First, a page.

In the South (Alassio) – Concert Overture, Op.50
Kensington Symphony Orchestra
Reviewed by: Colin Anderson
Reviewed: 10 March, 2012
Venue: St John's, Smith Square, London
Although it was very good news to have William Walton’s Second Symphony (1960) performed, Carslake’s interpretation of it left much to be desired, although the KSO played this super-virtuoso score with aplomb. Much of the Elgar had suggested that Carslake was not concerned about or even preferred the fierce sound being generated in this vibrant acoustic (although rarely did we get anywhere near a true pianissimo), but that does not excuse the vulgarly ear-splitting climax to Walton’s second movement, brass-fuelled and with over-the-top cymbals. Otherwise, Carslake took a hasty view of the first movement, losing its yearning lines and rhythmic shape (rhythm is so important to Walton’s music). Its climax aside, the slow movement was too restless. The finale’s passacaglia-based variations were rather sectionalised and exaggerated, if not without interest, although final majesty was turned into the pomp of a (third) coronation march – and sounded false – with the exhilarating coda only reaching an inert quarter-speed. Concert performances of Walton 2 are sadly rare but recordings by Szell, Previn, Thomson, Brabbins and Mackerras all confirm a masterpiece.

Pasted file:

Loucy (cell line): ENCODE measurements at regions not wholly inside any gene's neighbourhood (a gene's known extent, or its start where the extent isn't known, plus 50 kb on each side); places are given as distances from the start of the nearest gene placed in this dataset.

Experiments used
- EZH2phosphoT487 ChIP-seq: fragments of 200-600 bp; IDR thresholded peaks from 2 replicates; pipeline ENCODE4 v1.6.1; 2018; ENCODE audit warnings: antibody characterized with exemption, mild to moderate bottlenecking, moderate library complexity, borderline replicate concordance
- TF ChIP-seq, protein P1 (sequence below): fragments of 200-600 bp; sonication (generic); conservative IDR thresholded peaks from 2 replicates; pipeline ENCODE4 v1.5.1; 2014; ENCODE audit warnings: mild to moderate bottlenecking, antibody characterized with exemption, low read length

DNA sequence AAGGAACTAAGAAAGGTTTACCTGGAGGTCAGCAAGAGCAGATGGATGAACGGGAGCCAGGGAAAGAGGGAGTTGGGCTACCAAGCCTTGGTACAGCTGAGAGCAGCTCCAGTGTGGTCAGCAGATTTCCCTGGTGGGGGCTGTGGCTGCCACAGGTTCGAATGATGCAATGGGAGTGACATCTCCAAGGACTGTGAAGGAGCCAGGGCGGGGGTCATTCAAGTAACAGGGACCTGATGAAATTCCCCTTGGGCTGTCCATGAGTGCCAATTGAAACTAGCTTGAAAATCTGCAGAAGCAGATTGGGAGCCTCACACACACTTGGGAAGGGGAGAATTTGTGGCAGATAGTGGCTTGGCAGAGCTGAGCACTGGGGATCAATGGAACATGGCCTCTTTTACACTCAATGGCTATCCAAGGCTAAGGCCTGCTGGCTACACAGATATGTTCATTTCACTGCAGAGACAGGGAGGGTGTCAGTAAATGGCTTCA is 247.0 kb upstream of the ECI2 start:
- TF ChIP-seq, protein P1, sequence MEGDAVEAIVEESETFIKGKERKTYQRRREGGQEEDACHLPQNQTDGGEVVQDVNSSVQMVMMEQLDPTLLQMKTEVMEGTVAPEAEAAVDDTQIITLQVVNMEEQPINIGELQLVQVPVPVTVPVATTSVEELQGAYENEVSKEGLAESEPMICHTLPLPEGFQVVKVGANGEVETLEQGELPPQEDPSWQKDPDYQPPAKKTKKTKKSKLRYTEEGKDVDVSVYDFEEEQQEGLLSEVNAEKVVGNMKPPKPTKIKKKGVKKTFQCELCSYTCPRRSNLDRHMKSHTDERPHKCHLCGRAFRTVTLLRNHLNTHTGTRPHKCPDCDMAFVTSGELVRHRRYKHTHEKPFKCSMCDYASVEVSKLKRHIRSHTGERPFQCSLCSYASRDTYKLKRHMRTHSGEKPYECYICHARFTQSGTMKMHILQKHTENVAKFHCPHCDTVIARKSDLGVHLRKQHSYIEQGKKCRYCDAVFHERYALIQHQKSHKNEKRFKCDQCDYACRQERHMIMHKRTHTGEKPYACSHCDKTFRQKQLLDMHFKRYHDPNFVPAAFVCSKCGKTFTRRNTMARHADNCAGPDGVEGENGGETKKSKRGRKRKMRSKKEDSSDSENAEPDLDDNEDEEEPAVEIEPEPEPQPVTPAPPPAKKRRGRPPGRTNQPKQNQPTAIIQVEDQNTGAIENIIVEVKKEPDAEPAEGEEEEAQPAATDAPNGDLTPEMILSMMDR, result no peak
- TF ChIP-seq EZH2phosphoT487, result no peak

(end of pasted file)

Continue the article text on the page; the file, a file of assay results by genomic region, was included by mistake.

The Janáček was altogether better if not without some balance problems and phrasal literalness. But the five movements were generally well-paced and confidently played, the extra brass swelling the uplifting jubilation of the ending.